This page provides general usage information along with a basic example. The plugin is commonly used to run and verify integration tests for a project, say a Maven plugin. This is done using the invoker:run goal. And as a preparation for the integration tests, one usually wants to stage the artifacts under tests into a testing repository. For this job, the invoker:install goal can be used.
The following example demonstrates a basic plugin configuration for running integration tests. Let's assume the following directory structure of your project:
./ +- pom.xml +- src/ +- it/ +- settings.xml +- first-it/ | +- pom.xml | +- src/ +- second-it/ +- pom.xml +- invoker.properties +- test.properties +- verify.bsh +- src/
In this example, the directory src/it is the location where all the IT projects reside. You simply put each integration test into a distinct sub directory, like shown by first-it and second-it. The plugin configuration for this example would like this:
<project> ... <build> <plugins> <plugin> <artifactId>maven-invoker-plugin</artifactId> <version>1.2.1</version> <configuration> <projectsDirectory>src/it</projectsDirectory> <cloneProjectsTo>target/it</cloneProjectsTo> <pomIncludes> <pomInclude>*/pom.xml</pomInclude> </pomIncludes> <localRepositoryPath>target/local-repo</localRepositoryPath> <postBuildHookScript>verify.bsh</postBuildHookScript> </configuration> <executions> <execution> <id>integration-test</id> <goals> <goal>install</goal> <goal>run</goal> </goals> </execution> </executions> </plugin> </plugins> </build> ... </project>
Now, to get things going, just tell Maven to execute the lifecycle phase integration-test:
First, the invoker:install goal will be executed during the phase pre-integration-test and will copy the main artifact of the project along with any attached artifacts over to target/local-repo. Furthermore, any locally reachable parent POMs of the project will be copied to the staging repository. Last but not least, if you are running a reactor build, all project dependencies that reside in the reactor will be staged, too.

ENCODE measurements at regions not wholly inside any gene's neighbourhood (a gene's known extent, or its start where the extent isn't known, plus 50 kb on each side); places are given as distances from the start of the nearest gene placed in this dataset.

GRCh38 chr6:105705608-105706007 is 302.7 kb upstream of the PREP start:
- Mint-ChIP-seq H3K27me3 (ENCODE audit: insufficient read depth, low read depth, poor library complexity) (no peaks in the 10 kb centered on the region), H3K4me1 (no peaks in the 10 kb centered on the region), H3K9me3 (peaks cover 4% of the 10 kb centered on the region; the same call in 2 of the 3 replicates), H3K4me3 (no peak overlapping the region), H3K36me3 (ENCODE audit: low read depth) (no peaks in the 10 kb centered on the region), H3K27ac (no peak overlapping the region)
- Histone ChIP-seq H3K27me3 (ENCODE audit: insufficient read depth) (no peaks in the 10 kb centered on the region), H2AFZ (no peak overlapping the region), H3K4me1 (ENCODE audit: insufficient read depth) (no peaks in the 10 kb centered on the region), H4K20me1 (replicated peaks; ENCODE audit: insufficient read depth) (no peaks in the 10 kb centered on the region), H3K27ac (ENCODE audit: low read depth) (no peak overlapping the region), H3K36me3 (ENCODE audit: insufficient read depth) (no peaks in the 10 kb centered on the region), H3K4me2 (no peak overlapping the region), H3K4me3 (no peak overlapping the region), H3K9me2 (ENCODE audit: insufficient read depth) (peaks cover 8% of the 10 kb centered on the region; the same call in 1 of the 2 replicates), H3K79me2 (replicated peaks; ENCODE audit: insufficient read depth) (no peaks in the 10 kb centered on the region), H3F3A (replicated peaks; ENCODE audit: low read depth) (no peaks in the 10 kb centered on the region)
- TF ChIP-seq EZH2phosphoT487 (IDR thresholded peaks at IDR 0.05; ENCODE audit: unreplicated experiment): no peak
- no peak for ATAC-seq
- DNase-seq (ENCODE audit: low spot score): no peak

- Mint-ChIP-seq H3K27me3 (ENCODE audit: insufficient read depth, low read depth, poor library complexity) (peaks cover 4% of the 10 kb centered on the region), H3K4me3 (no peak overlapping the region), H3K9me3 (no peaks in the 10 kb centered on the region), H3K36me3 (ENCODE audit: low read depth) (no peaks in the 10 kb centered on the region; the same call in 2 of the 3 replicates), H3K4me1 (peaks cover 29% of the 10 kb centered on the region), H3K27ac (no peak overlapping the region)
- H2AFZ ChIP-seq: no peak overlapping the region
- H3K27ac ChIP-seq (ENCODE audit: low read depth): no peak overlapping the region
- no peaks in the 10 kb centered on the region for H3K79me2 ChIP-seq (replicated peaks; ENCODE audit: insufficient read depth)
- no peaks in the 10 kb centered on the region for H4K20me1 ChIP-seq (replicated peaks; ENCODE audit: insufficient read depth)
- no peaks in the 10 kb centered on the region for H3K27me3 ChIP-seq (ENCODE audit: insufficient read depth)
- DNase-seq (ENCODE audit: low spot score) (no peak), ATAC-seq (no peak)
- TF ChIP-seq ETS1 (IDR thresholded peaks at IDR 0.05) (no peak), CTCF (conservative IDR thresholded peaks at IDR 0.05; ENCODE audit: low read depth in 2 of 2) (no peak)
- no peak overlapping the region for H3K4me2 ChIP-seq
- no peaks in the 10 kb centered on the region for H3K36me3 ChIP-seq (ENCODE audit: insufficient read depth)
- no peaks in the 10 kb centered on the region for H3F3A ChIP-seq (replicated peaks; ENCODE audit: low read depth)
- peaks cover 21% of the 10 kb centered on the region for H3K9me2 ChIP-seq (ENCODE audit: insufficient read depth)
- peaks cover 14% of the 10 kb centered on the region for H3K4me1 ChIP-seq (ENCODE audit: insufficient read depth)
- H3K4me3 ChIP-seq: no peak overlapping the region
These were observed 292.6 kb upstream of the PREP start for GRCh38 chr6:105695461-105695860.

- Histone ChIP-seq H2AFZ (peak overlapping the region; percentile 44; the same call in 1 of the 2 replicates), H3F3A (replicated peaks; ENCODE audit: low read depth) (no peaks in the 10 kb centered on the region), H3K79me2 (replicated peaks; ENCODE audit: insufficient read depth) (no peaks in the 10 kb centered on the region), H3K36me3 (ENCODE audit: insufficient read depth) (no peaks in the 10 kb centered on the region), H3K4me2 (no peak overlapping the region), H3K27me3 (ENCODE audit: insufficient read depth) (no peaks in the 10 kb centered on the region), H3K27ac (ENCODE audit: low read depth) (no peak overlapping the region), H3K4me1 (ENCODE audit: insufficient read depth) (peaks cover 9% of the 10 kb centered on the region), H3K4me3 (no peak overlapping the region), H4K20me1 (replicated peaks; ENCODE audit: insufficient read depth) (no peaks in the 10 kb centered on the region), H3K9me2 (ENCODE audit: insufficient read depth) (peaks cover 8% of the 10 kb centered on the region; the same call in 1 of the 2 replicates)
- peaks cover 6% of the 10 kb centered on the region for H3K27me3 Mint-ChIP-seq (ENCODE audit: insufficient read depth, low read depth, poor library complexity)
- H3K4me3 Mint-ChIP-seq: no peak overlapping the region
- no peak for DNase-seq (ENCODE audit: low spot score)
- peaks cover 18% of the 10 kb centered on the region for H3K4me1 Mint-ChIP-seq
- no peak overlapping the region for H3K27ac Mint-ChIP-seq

Next up, the invoker:run goal will execute during the phase integration-test and will use the configured include/exclude patterns to search the directory src/it for IT POMs. Every directory where an IT POM is found will be copied over to target/it. Additionally, the IT POMs will be filtered, i.e. expressions like @pom.version@ will be replaced with the corresponding values from the project's POM. This is especially handy to make sure your IT POMs always reference the currently built version of the project artifact. You can also define other properties via the plugin configuration that you wish to use for filtering.
Once the IT POMs have been filtered, a Maven build will be started on them. By default, the Invoker Plugin will execute the phase package on the IT POMs but that can be changed globally in the plugin configuration or for an individual integration test by using the invoker.properties as done in the example for second-it. Likewise, system properties can be passed to the IT builds via the file test.properties. And the file src/it/settings.xml can be used to specify custom user settings for the tests. Among others, this allows you to make the integration tests use your local repository as a remote repository, avoiding time-consuming downloads from central in order to fill up the initially empty staging repository. Please see the example Fast Invoker Plugin Configuration for more details on this technique. The output of the IT builds is written to a log file named build.log (e.g. target/it/first-it/build.log) and allows diagnostics in case an integration test fails.
When an integration test has finished, the plugin will invoke an optional post build hook script. In the example, this is the case for second-it where verify.bsh will be run. The purpose of this script is usally to check that the build of the integration test did not only succeed but also produced the intended output. To allow the script to locate the IT project's output, the Invoker Plugin will inject the variable basedir into the script. Have a look at the example Using a Post Build Script for a code snippet.